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The Yellow Iris (radio drama)

From Wikipedia, the free encyclopedia

Programme billing for the first performance of The Yellow Iris from the Radio Times of 29 October 1937.
Programme billing for the first performance of The Yellow Iris from the Radio Times of 29 October 1937.

The Yellow Iris is a radio play written by Agatha Christie and broadcast on the BBC National Programme on Tuesday 2 November 1937 at 8.00pm. The one-hour programme was broadcast again two days later, this time on the BBC Regional Programme at 9.00pm.

The script was based on the short story, Yellow Iris, which had been published in issue 559 of the Strand Magazine in July of the same year. The main part of the story takes place in a London restaurant and the play was unusual in that the producer, Douglas Moodie, interspersed the action with the performances of the cabaret artistes who were supposedly on the bill at the restaurant.

The cabaret artistes were compered by Cyril Fletcher, later famous for his appearances on the television consumer programme That's Life!. The artistes were Hugh French, the singer Janet Lind, "The Three Admirals" vocal group and Inga Anderson.

The lyrics to the songs featured were written by Christopher Hassall while the music was composed by Michael Sayer and arranged by Jack Beaver and played by his orchestra (Beaver is better known as the soundtrack composer to several of Alfred Hitchcock's 1930 films).

Hercule Poirot was played by Anthony Holles and The Yellow Iris marked the debut of the character on radio (he had already been portrayed on stage, film and television).

This unusual experiment was not deemed a success by some of the critics. Joyce Grenfell reviewed the play in The Observer's edition of 7 November 1937 when she said, "I had hoped to say such nice things about Agatha Christie's Yellow Iris" but found that Holles was, "the only happy thing in the broadcast". Overall she said that, "The play itself turned out to be a ten-minute sketch padded with cabaret and dance music, and made to spread over forty minutes. When the sketch was playing my interest was sustained. But the sequences were so brief and the intervening music – though good in its proper place – so prolonged that my attention wandered. Much better to have treated the piece as the short sketch it really was."[1]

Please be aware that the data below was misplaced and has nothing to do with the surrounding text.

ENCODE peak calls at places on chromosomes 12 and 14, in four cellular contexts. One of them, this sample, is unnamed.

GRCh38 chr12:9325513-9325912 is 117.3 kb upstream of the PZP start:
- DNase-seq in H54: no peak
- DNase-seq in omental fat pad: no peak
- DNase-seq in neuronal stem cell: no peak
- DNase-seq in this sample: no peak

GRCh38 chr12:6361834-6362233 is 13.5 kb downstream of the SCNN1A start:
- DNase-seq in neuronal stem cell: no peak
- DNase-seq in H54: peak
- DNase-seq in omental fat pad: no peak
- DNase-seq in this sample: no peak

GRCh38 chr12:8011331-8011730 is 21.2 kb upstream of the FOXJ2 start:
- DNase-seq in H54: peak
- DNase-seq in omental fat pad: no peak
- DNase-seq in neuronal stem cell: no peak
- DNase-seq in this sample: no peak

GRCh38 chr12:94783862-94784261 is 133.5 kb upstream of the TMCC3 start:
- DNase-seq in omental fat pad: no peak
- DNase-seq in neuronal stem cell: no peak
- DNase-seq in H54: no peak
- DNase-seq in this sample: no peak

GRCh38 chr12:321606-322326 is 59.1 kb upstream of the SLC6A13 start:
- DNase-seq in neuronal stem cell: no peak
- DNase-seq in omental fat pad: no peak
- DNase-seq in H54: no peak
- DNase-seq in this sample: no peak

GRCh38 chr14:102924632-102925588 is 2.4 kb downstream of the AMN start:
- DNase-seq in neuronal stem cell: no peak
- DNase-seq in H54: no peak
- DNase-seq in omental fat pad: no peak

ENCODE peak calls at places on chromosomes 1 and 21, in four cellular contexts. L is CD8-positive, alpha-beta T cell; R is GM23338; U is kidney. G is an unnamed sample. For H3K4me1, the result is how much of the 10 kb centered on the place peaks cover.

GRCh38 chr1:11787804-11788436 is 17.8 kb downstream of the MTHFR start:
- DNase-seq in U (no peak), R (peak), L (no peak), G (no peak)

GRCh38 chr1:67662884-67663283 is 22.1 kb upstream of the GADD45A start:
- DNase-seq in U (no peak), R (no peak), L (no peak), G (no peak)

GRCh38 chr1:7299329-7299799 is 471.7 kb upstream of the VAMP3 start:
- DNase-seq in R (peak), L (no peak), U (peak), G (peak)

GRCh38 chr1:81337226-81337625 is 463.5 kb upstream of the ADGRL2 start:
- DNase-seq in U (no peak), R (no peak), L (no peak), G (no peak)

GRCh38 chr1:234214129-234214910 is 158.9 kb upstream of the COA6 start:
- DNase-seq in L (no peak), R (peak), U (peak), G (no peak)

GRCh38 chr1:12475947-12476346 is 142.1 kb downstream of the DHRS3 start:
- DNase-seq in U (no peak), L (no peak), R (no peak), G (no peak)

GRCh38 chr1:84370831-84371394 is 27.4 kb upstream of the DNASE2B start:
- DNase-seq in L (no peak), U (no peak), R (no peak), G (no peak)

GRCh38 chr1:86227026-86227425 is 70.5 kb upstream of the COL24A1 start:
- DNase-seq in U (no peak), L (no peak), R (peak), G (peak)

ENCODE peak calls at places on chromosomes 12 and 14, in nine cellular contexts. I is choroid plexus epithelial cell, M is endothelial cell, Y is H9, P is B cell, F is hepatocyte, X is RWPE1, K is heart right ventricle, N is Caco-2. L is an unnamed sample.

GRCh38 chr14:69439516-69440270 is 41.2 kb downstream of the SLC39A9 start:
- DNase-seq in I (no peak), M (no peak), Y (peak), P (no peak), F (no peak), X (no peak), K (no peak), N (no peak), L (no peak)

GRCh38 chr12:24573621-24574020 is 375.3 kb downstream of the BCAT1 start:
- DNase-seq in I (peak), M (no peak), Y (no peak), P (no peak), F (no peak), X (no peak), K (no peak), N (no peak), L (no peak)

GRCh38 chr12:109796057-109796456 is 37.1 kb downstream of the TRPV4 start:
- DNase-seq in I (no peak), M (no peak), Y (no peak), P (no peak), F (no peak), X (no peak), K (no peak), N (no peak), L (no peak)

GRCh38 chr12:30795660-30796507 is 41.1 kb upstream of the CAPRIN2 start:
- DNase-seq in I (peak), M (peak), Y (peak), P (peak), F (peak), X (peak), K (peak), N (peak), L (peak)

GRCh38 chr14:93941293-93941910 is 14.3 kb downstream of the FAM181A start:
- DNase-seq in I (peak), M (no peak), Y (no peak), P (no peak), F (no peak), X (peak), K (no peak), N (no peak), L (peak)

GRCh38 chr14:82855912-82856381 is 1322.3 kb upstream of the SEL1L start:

The Guardian's unnamed radio critic reviewed the first performance of the play in the edition of 3 November 1937 when he said, "Since the play took place in a cabaret and the cabaret was given a full and overflowing part with lyrics and music, and more lyrics and more music, it must be confessed that there was not much of a detective thrill left. Poirot had a nice French accent; but the course of the plot was much entangled with music and so was most of the conversation; whenever things got going they were held up for a while, and altogether this musical version of The Yellow Iris lacked the clarity which distinguishes Agatha Christie's writing in her books. Let the drama department as a general rule keep crime and cabaret apart; the mixture is apt to curdle."[2]

Anthony Holles as Hercule Poirot
Sydney Keith as Barton Russell
Evelyn Neilson as Pauline Weatherby
Dino Galvani as Luigi, Maitre d'Hotel
Frank Drew as Anthony Chappell
Martita Hunt as Senora Lola Valdez
Peter Scott as Stephen Carter
Audrey Cameron as The Cloak Room Attendant
Bernard Jukes as The Waiter

The script of the play is published by Samuel French, separately, and in the collection Poirot Double Bill with another short play "The Wasp's Nest". The short story on which it is based was first published in book form in the US in The Regatta Mystery and Other Short Stories[3] in July 1939[3][4][5] and in the UK in Problem at Pollensa Bay and Other Stories in 1991. It was adapted for television by Anthony Horowitz and directed by Peter Barber-Fleming as part of the ITV series Agatha Christie's Poirot in 1993, starring David Suchet.[6][7] The short story was later expanded by Christie into the 1945 full-length novel Sparkling Cyanide.


  1. ^ The Observer 7 November 1937 (Page 27)
  2. ^ The Guardian 3 November 1937 (Page 10)
  3. ^ a b "PZ3.C4637 Re PR6005.H66". LOC. Retrieved 24 February 2015.
  4. ^ "In Our Library". Freeport Journal-Standard. Retrieved 24 February 2015.
  5. ^ "Agatha Christie's Latest". The Winnipeg Tribune. Retrieved 24 February 2015.
  6. ^ "Investigating Agatha Christie's Poirot: Episode-by-episode: The Yellow Iris". 19 July 2013. Retrieved 19 January 2016.
  7. ^ "The Yellow Iris". Retrieved 19 January 2016.
This page was last edited on 14 June 2021, at 02:23
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